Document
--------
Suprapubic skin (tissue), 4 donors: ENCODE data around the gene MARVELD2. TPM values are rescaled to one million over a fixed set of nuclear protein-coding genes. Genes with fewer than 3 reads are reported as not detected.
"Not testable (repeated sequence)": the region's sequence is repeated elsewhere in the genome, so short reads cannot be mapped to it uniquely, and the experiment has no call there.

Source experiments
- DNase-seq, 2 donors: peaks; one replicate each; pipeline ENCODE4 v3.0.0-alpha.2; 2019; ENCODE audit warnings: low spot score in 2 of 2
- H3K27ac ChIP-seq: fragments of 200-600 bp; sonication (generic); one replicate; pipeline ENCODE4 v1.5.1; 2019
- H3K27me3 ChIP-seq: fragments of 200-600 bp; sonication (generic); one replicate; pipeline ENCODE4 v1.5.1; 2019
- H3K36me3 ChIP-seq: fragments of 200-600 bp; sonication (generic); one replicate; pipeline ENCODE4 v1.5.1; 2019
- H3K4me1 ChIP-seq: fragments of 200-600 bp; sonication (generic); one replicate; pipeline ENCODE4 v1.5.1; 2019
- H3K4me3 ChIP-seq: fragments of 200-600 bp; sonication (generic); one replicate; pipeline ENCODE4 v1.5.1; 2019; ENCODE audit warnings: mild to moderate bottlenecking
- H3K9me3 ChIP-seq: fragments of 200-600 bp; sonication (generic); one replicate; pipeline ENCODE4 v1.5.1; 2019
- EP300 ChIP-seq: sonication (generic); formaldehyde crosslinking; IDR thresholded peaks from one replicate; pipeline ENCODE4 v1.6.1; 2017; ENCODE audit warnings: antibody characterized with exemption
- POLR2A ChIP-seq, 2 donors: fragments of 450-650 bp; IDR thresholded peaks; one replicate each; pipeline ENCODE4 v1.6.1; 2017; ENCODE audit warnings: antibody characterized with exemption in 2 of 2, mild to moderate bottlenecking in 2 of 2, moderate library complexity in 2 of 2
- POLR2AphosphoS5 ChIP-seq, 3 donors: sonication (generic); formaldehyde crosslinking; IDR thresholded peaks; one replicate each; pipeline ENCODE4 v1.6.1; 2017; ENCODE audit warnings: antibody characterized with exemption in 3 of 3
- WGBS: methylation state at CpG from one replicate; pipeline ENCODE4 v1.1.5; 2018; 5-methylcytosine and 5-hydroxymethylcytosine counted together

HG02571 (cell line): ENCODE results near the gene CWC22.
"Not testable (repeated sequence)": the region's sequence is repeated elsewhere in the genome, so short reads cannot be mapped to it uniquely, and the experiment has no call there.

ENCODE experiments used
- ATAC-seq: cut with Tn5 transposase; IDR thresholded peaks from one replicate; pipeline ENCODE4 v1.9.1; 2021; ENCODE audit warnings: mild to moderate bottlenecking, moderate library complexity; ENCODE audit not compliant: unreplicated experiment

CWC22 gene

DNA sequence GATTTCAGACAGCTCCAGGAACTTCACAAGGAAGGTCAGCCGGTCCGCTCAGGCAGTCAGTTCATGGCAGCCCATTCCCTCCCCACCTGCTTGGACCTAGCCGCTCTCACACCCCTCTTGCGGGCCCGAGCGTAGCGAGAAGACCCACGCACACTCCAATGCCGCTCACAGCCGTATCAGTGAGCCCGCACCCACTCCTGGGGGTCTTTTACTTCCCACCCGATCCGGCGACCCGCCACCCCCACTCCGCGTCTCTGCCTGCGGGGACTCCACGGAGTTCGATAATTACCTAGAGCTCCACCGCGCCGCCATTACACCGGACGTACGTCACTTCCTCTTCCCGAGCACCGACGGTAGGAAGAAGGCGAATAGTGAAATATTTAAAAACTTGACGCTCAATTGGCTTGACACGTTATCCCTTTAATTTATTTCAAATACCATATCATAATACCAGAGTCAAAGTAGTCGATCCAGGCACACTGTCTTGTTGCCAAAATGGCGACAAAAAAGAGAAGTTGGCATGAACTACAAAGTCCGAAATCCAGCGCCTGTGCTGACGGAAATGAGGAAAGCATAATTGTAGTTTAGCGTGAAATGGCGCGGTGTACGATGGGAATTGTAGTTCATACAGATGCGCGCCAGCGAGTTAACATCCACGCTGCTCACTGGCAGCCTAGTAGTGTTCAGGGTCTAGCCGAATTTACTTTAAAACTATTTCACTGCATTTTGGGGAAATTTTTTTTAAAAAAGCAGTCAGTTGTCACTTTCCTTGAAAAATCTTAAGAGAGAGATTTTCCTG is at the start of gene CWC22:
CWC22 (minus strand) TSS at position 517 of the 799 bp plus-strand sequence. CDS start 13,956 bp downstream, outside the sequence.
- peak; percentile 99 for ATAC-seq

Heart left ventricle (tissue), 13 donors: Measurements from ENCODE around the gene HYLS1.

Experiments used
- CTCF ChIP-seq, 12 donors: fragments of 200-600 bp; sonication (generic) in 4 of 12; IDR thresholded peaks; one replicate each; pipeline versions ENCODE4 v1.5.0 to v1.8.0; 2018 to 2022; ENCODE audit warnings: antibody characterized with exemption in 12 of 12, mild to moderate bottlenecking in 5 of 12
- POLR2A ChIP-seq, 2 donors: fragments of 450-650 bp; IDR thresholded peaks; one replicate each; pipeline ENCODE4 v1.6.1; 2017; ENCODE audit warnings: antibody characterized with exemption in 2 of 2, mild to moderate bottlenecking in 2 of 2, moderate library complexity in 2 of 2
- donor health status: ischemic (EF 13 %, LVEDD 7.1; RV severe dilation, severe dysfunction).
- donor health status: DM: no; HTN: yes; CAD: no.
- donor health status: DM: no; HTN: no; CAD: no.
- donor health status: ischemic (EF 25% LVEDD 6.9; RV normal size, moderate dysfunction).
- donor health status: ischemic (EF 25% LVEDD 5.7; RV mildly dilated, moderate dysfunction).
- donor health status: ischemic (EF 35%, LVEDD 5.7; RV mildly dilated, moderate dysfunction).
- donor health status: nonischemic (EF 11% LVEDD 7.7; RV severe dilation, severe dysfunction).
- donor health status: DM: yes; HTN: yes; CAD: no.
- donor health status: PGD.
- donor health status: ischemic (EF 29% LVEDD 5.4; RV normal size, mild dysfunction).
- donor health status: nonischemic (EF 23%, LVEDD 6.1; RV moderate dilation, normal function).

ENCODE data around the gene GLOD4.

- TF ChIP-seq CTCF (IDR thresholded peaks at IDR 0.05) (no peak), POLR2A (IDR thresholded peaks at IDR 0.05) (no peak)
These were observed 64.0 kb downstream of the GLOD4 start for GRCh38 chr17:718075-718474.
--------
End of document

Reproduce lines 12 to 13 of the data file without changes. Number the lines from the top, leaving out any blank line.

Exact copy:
- POLR2A ChIP-seq, 2 donors: fragments of 450-650 bp; IDR thresholded peaks; one replicate each; pipeline ENCODE4 v1.6.1; 2017; ENCODE audit warnings: antibody characterized with exemption in 2 of 2, mild to moderate bottlenecking in 2 of 2, moderate library complexity in 2 of 2
- POLR2AphosphoS5 ChIP-seq, 3 donors: sonication (generic); formaldehyde crosslinking; IDR thresholded peaks; one replicate each; pipeline ENCODE4 v1.6.1; 2017; ENCODE audit warnings: antibody characterized with exemption in 3 of 3